To the ordinary person, who hasn't spent three years grinding through law school, legalese gets its point across as clearly and effortlessly as a dose of ancient Greek. Right up there with medical lingo, legal jargon confuses and alienates folks, makes them feel stupid and ill at ease. A translation or two, however, can go a long way toward clearing the legal air. With concise and sensible definitions, Merriam Webster's Dictionary of Law
converts a lease, will, or summons into standard English, and removes the intimidation factor from what is, basically, an effort at reliable communication. Been wondering about tortfeasors and arrears, peculation and naked promises, John Doe summonses and Terry stops? From ABA (American Bar Association) to Zone of Privacy ("an area or aspect of life that is held to be protected from intrusion by a specific constitutional guarantee"), the dictionary defines and explains 10,000 legal terms, allowing a ready grasp of laws, statutes, and legal procedures to anyone who knows how to crack open a dictionary.
Despite the title, the book is more than a mere dictionary. There's a chapter explaining the United States judicial system, a chapter discussing important legal cases, and another summarizing important laws. There's also a section on important legal agencies in the U.S., followed by the full Constitution of the United States, making this a useful family legal reference, adding clarity to news reports, assisting with homework assignments, simplifying potentially scary legal actions, and making government agencies, civil rights, and legal options less daunting and more accessible. --Stephanie Gold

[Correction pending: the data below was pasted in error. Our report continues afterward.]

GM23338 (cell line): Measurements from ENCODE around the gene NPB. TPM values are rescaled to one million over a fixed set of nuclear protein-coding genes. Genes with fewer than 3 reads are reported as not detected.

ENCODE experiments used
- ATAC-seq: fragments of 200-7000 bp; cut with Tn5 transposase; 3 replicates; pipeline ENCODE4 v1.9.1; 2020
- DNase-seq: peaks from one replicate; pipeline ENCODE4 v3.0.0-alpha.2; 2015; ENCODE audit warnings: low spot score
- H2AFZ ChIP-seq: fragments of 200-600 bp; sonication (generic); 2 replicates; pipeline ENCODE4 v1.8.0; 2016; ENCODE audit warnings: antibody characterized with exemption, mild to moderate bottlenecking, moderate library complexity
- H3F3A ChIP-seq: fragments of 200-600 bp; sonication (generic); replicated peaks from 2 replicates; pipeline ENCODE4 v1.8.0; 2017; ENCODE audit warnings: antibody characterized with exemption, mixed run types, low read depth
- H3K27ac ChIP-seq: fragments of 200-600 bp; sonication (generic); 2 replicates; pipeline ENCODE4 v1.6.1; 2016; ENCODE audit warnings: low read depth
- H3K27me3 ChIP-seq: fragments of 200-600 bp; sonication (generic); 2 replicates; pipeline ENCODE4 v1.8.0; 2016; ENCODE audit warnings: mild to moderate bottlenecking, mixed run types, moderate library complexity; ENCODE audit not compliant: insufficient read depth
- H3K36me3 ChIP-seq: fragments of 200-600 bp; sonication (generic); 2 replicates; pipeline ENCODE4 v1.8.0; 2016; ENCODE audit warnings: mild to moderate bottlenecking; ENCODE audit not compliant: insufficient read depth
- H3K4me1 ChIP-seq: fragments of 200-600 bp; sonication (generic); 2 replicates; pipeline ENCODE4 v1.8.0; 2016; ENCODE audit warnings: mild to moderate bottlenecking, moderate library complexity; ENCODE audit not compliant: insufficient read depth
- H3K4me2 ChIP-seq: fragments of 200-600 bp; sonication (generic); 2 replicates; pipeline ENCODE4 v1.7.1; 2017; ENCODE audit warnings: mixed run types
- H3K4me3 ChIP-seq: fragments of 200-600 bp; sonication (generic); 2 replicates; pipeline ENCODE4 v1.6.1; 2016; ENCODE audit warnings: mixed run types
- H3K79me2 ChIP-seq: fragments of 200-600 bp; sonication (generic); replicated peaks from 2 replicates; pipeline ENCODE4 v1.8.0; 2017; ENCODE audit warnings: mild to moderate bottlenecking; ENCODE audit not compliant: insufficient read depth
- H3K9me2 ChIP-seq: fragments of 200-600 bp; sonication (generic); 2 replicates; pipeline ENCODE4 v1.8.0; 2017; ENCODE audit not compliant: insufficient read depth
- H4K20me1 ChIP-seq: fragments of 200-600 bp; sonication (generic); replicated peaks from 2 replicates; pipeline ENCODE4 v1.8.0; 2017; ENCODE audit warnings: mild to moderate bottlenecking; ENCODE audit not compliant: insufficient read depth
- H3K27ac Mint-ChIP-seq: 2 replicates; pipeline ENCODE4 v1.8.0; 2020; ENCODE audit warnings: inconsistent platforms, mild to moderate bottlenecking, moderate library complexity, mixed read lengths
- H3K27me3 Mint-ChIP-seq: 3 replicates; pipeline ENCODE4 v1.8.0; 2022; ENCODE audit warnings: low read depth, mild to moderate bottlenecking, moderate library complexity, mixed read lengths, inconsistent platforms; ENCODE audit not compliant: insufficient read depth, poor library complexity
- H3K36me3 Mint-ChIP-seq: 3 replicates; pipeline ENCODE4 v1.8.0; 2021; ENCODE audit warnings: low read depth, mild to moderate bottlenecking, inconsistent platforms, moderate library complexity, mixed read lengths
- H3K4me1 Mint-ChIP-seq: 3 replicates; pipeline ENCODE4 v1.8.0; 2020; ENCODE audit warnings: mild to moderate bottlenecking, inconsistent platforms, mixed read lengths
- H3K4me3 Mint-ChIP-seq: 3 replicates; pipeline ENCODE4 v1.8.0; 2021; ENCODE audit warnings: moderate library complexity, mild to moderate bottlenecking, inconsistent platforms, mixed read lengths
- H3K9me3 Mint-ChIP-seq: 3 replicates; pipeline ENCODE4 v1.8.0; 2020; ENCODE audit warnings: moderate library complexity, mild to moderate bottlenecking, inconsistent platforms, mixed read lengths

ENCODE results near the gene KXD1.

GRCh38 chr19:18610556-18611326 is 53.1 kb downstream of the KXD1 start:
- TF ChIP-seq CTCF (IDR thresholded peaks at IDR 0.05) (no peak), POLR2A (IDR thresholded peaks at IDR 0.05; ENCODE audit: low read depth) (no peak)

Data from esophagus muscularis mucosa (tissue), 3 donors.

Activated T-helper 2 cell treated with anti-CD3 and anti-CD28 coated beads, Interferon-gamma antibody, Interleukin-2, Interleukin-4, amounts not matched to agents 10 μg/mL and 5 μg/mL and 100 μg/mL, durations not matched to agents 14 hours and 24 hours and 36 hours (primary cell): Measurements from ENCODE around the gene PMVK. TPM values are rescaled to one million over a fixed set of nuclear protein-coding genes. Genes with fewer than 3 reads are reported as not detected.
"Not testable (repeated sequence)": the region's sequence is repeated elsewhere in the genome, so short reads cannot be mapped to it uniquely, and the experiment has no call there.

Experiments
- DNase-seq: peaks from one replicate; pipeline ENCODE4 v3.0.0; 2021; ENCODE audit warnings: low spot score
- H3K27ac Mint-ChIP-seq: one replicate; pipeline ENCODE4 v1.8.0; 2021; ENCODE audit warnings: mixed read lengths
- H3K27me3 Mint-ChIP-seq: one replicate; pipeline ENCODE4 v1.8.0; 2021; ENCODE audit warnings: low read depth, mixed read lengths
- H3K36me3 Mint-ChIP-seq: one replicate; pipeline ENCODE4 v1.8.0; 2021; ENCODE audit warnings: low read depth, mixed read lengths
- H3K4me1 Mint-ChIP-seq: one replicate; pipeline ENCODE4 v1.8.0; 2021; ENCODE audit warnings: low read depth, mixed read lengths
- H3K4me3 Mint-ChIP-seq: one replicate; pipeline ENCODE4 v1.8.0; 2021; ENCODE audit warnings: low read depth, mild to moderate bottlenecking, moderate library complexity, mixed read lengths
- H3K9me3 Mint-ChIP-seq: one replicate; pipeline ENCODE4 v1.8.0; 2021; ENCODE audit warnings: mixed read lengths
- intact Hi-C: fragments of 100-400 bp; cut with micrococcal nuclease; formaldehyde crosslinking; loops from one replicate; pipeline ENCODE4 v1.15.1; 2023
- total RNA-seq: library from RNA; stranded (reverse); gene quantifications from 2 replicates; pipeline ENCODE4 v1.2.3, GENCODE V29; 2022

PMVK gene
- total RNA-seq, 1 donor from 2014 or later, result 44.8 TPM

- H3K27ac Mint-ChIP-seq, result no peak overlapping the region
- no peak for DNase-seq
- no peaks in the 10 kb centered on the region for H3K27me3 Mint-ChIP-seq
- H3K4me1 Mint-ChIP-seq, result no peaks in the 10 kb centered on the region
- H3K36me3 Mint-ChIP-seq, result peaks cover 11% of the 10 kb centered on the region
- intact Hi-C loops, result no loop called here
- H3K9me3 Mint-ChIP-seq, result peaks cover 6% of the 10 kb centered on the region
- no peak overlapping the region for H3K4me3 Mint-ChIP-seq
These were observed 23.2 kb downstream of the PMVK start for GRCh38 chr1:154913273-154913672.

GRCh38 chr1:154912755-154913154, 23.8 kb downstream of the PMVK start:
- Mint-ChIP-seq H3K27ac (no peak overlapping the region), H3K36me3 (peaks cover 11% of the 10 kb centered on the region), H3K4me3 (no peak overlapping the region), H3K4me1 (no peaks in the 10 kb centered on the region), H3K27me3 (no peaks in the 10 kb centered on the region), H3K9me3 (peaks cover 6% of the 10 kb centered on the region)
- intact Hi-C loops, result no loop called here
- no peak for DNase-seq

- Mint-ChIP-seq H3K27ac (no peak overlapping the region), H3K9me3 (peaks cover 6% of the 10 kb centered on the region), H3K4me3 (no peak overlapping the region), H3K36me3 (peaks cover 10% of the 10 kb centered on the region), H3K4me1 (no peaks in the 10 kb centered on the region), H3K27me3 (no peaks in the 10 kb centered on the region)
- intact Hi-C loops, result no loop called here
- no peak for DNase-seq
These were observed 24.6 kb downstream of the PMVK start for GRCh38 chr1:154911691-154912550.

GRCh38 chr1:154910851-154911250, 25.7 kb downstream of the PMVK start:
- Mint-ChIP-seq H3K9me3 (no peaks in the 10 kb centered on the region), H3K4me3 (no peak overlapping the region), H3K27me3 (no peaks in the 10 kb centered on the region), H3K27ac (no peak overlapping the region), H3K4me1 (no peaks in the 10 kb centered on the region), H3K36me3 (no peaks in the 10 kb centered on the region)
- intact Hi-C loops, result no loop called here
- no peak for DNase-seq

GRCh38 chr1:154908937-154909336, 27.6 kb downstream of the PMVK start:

About the Author
The Merriam brothers desired a continuity of editorship that would link Noah Webster's efforts with their own editions, so they selected Chauncey A. Goodrich, Webster's son-in-law and literary heir, who had been trained in lexicography by Webster himself, to be their editor in chief. Webster's son William also served as an editor of that first Merriam-Webster dictionary, which was published on September 24, 1847.
Although Webster's work was honored, his big dictionaries had never sold well. The 1828 edition was priced at a whopping $20; in 13 years its 2,500 copies had not sold out. Similarly, the 1841 edition, only slightly more affordable at $15, moved slowly. Assuming that a lower price would increase sales, the Merriams introduced the 1847 edition at $6, and although Webster's heirs initially questioned this move, extraordinary sales that brought them $250,000 in royalties over the ensuing 25 years convinced them that the Merriams' decision had been abundantly sound.
The first Merriam-Webster dictionary was greeted with wide acclaim. President James K. Polk, General Zachary Taylor (hero of the Mexican War and later president himself), 31 U.S. senators, and other prominent people hailed it unreservedly. In 1850 its acceptance as a resource for students began when Massachusetts ordered a copy for every school and New York placed a similar order for 10,000 copies to be used in schools throughout the state. Eventually school use would spread throughout the country. In becoming America's most trusted authority on the English language, Merriam-Webster dictionaries had taken on a role of public responsibility demanded of few other publishing companies.